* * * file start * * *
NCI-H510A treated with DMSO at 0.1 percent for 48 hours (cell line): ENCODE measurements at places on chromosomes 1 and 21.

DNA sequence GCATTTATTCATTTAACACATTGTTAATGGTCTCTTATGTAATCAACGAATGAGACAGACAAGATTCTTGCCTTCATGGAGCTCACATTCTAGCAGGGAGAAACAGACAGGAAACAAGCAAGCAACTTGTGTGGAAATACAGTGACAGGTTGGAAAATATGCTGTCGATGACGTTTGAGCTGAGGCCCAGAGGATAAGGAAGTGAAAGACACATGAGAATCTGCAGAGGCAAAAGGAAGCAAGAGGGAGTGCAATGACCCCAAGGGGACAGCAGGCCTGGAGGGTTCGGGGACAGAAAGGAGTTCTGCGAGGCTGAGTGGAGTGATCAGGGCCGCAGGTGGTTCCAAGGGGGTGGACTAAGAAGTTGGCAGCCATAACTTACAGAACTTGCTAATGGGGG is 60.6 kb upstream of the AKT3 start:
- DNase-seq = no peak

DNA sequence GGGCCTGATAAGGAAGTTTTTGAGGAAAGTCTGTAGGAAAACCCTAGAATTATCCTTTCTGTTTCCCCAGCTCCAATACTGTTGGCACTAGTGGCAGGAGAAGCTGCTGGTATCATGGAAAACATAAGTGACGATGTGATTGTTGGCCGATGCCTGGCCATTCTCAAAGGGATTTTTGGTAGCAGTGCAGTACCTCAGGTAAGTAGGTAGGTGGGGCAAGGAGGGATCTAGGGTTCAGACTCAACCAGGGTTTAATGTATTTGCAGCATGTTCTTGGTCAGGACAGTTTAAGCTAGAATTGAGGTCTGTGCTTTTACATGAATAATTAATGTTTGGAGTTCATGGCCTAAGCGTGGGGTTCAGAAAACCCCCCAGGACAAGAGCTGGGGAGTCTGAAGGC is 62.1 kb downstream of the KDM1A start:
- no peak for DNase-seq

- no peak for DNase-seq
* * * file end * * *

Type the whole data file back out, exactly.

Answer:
NCI-H510A treated with DMSO at 0.1 percent for 48 hours (cell line): ENCODE measurements at places on chromosomes 1 and 21.

DNA sequence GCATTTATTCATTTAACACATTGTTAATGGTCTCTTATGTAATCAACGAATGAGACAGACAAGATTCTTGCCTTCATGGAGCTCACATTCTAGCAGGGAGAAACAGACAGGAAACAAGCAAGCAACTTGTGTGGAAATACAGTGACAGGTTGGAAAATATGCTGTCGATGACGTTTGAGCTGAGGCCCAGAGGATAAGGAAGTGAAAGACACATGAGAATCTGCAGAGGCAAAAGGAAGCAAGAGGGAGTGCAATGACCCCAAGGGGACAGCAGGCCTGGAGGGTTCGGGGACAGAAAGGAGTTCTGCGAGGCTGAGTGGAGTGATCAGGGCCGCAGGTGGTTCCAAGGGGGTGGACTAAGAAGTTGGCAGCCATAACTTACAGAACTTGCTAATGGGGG is 60.6 kb upstream of the AKT3 start:
- DNase-seq = no peak

DNA sequence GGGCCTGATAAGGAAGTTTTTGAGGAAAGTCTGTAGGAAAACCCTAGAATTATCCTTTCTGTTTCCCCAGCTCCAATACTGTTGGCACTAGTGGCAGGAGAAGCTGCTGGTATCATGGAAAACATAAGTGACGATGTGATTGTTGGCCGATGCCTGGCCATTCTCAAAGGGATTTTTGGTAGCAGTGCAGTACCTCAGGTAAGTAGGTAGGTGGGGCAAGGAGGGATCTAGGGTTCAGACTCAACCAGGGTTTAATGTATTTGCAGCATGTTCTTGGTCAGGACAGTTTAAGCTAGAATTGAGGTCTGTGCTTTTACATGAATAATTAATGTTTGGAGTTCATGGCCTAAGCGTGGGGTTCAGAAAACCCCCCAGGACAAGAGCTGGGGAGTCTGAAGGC is 62.1 kb downstream of the KDM1A start:
- no peak for DNase-seq

- no peak for DNase-seq